His coolness as president can best be understood by the sociological forces that shaped him before he reached the White House. There is a saying among native Hawaiians that goes: Cool head, main thing. This was the culture in which Obama reached adolescence on the island of Oahu, and before that during the four years he lived with his mother in Jakarta. Never show too much. Never rush into things. Maintain a personal reserve and live by your own sense of time. This sensibility was heightened when he developed an affection for jazz, the coolest mode of music, as part of his self-tutorial on black society that he undertook while living with white grandparents in a place where there were very few African Americans. As he entered the political world, the predominantly white society made it clear to him the dangers of coming across as an angry black man. As a community organizer, he refined the skill of leading without being overt about it, making the dispossessed citizens he was organizing feel their own sense of empowerment. As a constitutional law professor at the University of Chicago, he developed an affinity for rational thought.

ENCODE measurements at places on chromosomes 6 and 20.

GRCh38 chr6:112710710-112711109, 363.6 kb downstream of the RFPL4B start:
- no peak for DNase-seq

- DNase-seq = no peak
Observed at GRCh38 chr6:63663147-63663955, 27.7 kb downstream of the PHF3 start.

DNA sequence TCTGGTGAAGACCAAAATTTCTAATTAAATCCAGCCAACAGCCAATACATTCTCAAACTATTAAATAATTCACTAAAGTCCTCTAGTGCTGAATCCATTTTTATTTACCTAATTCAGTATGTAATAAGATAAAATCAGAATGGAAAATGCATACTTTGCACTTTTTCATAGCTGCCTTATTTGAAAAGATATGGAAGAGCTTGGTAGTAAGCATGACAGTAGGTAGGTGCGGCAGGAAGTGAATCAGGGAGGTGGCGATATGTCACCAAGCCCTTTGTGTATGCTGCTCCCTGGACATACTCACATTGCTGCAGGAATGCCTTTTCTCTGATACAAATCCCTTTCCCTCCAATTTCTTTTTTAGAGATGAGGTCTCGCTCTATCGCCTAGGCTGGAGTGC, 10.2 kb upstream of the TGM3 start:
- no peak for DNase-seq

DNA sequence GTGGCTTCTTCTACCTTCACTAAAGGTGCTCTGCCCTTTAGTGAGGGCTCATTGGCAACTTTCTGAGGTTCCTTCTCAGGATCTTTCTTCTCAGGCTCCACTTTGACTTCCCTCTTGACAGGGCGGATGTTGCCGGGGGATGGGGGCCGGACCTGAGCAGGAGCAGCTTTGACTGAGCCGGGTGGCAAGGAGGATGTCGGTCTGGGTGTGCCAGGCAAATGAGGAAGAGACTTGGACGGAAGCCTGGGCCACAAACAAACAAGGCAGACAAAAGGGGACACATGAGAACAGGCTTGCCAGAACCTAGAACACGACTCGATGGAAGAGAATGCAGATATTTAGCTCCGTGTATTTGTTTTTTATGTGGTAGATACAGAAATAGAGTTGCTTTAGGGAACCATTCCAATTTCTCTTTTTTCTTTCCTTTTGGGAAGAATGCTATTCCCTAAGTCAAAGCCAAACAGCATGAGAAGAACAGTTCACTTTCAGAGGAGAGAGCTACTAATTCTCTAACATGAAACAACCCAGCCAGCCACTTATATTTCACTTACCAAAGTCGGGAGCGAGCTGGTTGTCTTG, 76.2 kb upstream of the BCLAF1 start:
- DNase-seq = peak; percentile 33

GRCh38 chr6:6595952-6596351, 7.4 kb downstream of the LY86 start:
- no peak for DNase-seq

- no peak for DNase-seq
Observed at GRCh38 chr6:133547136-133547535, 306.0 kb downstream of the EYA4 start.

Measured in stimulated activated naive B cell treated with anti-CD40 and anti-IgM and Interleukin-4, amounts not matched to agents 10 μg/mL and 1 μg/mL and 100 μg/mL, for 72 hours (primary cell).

Differing approaches
All of this created a president who was comfortable coolly working in his own way at his own speed, waiting for events to turn his way.
Was he too cool in his dealings with other politicians? One way to consider that question is by comparing him with Clinton. Both came out of geographic isolation, Hawaii and southwest Arkansas, far from the center of power, in states that had never before offered up presidents. Both came out of troubled families defined by fatherlessness and alcoholism. Both at various times felt a sense of abandonment. Obama had the additional quandary of trying to figure out his racial identity. And the two dealt with their largely similar situations in diametrically different ways.